Where Wild Peaches Grow - Cade Bentley
Rep: Black American (Biracial, Southern)
This contemporary fiction novel is about two estranged sisters who are forced to reunite after their father’s untimely death. Although it’s been 15 years since Nona “Peaches” Davenport left her family and friends behind in Natchez, it’s clear that she never got over her reason for leaving and neither has her sister Julia. Neither has forgiven the other for perceived abandonment and betrayal so when they meet again, the messy truth comes out.
Review: I enjoyed the way Bentley unraveled the story in a way that felt gossipy and mysterious. She connected it to so many issues without weighing it down. Topics covered: how family secrets can lead to more pain, how white southerners view history, and how difficult it can be to uncover the truth about both.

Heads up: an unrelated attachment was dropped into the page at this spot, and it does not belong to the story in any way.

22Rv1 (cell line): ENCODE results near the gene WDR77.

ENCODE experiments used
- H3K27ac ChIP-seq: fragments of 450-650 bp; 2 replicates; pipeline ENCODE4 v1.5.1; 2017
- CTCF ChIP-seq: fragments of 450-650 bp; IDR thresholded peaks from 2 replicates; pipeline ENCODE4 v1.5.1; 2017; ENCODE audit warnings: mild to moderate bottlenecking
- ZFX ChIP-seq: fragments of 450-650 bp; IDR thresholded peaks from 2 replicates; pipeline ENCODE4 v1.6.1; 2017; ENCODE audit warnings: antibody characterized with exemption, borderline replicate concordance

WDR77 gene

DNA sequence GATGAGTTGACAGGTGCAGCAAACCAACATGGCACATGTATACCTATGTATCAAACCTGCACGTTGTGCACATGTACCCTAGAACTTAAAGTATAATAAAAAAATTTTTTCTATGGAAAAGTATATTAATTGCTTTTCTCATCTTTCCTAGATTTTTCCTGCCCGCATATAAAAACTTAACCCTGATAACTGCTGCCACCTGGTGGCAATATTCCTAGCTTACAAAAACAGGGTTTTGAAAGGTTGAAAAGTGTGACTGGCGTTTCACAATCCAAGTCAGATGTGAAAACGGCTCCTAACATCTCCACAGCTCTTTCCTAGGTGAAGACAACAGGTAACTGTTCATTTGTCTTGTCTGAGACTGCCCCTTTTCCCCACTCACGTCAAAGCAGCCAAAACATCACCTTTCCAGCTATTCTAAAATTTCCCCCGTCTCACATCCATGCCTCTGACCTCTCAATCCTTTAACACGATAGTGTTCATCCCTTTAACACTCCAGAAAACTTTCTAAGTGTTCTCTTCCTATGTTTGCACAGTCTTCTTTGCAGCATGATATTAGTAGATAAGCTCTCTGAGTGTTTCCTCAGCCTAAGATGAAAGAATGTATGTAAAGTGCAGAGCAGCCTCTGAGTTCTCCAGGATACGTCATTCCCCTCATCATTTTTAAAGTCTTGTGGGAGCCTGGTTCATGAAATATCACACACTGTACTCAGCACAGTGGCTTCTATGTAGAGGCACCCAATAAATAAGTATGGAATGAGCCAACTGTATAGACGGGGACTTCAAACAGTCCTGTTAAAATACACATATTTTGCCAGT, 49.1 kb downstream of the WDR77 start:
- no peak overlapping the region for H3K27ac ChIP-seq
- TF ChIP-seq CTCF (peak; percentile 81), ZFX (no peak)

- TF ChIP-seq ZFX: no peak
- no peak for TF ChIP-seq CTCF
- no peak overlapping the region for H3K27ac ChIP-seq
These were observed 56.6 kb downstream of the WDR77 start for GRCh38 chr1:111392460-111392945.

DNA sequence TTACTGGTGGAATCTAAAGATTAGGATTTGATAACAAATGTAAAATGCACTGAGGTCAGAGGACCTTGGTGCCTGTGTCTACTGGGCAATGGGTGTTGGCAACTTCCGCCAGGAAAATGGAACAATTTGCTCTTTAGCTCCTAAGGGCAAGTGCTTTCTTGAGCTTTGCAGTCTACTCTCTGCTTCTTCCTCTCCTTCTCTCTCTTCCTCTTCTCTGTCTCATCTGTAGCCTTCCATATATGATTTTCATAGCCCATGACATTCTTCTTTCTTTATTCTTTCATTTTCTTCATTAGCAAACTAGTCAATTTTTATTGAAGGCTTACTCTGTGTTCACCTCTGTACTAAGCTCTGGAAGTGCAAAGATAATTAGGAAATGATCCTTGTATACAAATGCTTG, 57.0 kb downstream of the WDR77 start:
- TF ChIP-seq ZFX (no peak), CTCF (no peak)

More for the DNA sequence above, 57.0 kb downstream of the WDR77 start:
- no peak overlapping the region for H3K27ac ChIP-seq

The Thread Collectors - Shaunna J. Edwards & Alyson Richman
Rep: Jewish-American (NY), Black American (New Orleans, Mulatto/Quadroon)
The Thread Collectors is a historical fiction novel set during the Civil War. With multiple POVs, it brings together the stories of two couples, one white and Jewish, the other Black and enslaved. Stella is a mixed race woman who uses her role as the mistress of a well-connected white man and skills in embroidery to create maps for the enslaved men who seek to escape and join the Union troops. Meanwhile, her real love William enlists and bonds with another soldier over their musician backgrounds. This soldier’s wife Lily is a devoted abolitionist in NYC and joins a sewing circle to craft quilts for soldiers. When months go by without a letter from her husband, she heads South to find him herself.